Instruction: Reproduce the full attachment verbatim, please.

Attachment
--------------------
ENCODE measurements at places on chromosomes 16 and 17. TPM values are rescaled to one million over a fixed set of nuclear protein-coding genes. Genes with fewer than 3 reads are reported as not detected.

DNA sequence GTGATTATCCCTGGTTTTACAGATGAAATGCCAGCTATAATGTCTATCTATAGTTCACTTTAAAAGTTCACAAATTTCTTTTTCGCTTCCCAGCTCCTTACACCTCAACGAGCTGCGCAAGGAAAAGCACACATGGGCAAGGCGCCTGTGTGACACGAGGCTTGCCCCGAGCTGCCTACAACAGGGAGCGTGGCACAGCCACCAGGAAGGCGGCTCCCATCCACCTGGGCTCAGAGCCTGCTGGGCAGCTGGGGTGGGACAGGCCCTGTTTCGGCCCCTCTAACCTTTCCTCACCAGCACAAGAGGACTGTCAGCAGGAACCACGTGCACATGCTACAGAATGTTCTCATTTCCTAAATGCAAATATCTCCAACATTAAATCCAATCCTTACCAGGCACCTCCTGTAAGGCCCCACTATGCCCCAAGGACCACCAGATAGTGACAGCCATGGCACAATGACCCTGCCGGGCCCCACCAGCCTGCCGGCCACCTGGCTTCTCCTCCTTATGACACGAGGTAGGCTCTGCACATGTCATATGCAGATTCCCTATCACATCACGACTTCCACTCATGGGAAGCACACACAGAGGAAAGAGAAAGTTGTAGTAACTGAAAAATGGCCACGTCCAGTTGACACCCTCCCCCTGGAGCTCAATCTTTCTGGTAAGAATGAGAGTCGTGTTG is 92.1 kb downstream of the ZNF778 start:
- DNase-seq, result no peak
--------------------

ENCODE measurements at places on chromosomes 16 and 17. TPM values are rescaled to one million over a fixed set of nuclear protein-coding genes. Genes with fewer than 3 reads are reported as not detected.

DNA sequence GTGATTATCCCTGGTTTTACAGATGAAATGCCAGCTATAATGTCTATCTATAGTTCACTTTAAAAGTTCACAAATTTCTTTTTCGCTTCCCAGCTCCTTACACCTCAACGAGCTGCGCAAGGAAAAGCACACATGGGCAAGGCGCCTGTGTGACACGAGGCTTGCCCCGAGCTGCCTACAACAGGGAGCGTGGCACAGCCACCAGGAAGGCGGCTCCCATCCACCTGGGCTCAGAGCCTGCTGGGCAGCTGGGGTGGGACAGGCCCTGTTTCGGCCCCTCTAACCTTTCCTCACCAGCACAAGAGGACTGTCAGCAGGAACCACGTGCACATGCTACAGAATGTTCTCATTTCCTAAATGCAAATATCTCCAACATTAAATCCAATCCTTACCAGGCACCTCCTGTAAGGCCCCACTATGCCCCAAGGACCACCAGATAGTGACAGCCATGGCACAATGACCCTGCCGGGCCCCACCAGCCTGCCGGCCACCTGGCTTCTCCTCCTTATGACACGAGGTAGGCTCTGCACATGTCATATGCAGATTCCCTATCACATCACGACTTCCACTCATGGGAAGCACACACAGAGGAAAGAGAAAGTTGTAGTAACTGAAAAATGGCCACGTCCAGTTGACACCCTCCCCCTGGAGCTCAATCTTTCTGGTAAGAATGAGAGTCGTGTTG is 92.1 kb downstream of the ZNF778 start:
- DNase-seq, result no peak